By Eleanor McDermid
The pathologic process of Alzheimer's disease (AD) begins more than 20 years before clinical symptoms become apparent, say researchers.
Their conclusions are drawn from analysis of the Dominantly Inherited Alzheimer Network (DIAN) ‑ a worldwide network of centers treating patients with autosomal dominant AD. This yielded 128 patients with a known mutation for AD.
The earliest change in these patients was a decline in levels of amyloid-beta (Aβ)42 in the cerebrospinal fluid (CSF), relative to those in control participants without AD mutations. This occurred at about 25 years before the expected age of symptom onset, defined as the age at which participants' parents had first developed clinical symptoms (45.7 years on average). The participants developed mild dementia an average of 3.3 years after the age of parental onset.
However, significant differences in Mini-Mental State Examination scores between patients and controls appeared from 5 years before the patients were diagnosed with dementia.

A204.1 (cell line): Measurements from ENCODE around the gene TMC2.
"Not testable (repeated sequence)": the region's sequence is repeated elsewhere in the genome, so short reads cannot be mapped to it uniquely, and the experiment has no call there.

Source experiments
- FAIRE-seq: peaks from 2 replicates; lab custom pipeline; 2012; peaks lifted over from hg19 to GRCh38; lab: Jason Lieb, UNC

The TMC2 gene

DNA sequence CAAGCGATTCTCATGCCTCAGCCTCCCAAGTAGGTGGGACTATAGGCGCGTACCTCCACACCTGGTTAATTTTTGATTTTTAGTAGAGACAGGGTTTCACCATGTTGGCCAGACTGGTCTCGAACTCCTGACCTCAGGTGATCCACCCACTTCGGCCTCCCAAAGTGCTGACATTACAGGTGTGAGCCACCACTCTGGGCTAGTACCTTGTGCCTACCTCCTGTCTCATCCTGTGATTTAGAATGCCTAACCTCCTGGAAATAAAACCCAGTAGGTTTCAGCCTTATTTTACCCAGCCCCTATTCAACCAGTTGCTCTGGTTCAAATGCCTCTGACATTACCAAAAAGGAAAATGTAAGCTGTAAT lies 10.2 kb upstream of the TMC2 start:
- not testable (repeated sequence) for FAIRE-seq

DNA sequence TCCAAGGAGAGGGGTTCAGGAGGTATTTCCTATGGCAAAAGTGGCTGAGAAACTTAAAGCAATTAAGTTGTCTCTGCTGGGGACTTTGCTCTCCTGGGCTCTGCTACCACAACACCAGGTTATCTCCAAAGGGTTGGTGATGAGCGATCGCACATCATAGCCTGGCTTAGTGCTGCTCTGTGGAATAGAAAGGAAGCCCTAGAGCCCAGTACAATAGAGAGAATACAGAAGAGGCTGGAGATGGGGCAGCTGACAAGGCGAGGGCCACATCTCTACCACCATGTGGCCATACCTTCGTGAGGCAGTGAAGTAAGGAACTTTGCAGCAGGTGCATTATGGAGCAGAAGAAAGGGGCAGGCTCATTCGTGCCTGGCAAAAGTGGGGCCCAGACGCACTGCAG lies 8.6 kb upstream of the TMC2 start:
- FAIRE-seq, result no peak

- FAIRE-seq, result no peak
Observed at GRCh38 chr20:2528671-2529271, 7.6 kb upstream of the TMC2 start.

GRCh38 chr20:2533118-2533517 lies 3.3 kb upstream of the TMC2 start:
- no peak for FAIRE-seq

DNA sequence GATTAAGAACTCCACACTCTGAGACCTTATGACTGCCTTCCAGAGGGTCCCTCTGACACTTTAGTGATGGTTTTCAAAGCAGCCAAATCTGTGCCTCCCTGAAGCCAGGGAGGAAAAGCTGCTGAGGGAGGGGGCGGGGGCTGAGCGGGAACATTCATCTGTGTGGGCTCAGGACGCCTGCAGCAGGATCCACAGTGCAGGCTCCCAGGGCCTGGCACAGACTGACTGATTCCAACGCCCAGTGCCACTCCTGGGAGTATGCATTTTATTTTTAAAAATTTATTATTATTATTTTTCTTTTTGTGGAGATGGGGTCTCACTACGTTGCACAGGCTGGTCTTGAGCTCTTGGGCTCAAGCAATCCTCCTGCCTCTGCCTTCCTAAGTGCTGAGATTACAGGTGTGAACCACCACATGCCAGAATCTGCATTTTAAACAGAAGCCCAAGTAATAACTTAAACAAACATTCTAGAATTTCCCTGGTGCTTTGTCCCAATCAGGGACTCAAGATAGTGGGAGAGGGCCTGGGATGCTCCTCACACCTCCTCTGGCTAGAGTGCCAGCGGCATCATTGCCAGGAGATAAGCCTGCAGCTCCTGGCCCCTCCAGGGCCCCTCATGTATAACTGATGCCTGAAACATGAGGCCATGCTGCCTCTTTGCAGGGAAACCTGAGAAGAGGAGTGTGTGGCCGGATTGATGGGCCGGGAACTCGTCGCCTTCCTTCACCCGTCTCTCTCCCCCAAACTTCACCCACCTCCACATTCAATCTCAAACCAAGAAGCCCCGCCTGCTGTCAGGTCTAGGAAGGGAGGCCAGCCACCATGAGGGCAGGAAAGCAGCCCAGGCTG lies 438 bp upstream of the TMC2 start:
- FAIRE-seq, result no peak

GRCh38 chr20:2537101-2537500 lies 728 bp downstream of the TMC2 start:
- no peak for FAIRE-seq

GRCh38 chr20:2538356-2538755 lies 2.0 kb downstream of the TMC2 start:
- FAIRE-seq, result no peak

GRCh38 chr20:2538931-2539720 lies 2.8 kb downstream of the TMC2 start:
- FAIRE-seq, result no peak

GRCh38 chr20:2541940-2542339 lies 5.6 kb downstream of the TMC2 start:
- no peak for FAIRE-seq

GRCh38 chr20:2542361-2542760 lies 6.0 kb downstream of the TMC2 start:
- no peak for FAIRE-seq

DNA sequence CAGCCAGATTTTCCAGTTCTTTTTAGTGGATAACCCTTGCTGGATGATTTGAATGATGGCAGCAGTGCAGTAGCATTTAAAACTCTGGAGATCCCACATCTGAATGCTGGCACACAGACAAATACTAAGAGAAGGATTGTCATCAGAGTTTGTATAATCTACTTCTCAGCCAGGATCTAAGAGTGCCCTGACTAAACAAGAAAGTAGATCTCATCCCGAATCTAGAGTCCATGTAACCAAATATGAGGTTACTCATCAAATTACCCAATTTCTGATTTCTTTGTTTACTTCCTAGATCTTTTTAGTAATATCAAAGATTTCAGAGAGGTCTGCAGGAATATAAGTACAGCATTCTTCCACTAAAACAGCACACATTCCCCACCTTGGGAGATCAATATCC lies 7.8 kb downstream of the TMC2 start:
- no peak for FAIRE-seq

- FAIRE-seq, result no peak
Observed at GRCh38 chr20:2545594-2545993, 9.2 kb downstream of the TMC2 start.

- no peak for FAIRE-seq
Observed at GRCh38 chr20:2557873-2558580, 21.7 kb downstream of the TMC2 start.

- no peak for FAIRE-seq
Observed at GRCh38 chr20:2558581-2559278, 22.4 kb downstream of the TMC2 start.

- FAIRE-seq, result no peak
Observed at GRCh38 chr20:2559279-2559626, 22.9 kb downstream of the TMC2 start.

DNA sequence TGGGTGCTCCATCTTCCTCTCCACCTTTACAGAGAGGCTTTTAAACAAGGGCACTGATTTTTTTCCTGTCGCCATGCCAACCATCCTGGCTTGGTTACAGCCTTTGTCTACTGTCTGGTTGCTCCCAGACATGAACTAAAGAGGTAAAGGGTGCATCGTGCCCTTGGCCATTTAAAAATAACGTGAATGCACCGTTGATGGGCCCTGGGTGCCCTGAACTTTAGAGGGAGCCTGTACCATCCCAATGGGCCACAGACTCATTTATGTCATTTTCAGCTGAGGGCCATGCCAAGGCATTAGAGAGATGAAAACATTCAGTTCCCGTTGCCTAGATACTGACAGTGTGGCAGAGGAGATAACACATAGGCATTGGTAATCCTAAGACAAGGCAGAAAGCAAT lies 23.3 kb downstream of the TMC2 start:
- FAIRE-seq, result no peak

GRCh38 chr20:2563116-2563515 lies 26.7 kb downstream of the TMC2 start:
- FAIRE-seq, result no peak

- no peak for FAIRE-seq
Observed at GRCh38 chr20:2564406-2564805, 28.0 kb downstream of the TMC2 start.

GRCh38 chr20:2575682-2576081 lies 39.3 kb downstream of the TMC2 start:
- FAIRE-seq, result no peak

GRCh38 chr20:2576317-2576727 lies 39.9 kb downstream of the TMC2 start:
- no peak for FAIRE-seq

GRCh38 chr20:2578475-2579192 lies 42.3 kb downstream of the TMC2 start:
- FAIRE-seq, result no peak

"These findings suggest that the diagnosis of clinical dementia is made late in the course of the biologic cascade of autosomal dominant Alzheimer's disease," Randall Bateman (Washington University School of Medicine, St Louis, USA) and colleagues write in The New England Journal of Medicine.
The decline in Aβ in the CSF was followed by Aβ deposition in the brain on positron-emission tomography, which occurred from about 15 years before expected symptom onset, along with increased levels of tau in the CSF and evidence of atrophy of bilateral hippocampi.
Ten years before expected symptom onset, the patients exhibited significant declines in cerebral glucose metabolism.
Bateman et al comment that their findings do not directly apply to patients with sporadic AD, but say that cross-sectional studies in such patients have also suggested the presence of a series of pathologic changes leading to dementia.
"Our results support the hypothesis of a pathophysiological cascade and suggest the possibility of a common pathophysiology between autosomal dominant Alzheimer's disease and the much more common 'sporadic' form," they write.
If the two forms of AD do follow a similar pattern, then the researchers' results suggest that any person with a positive scan for amyloid deposition will eventually develop AD.
"These findings suggest that the targeting of Aβ earlier in the course of the disease may provide better clinical outcomes than the treatment of mild to moderate dementia after substantial neuronal and synaptic loss has occurred," they conclude.
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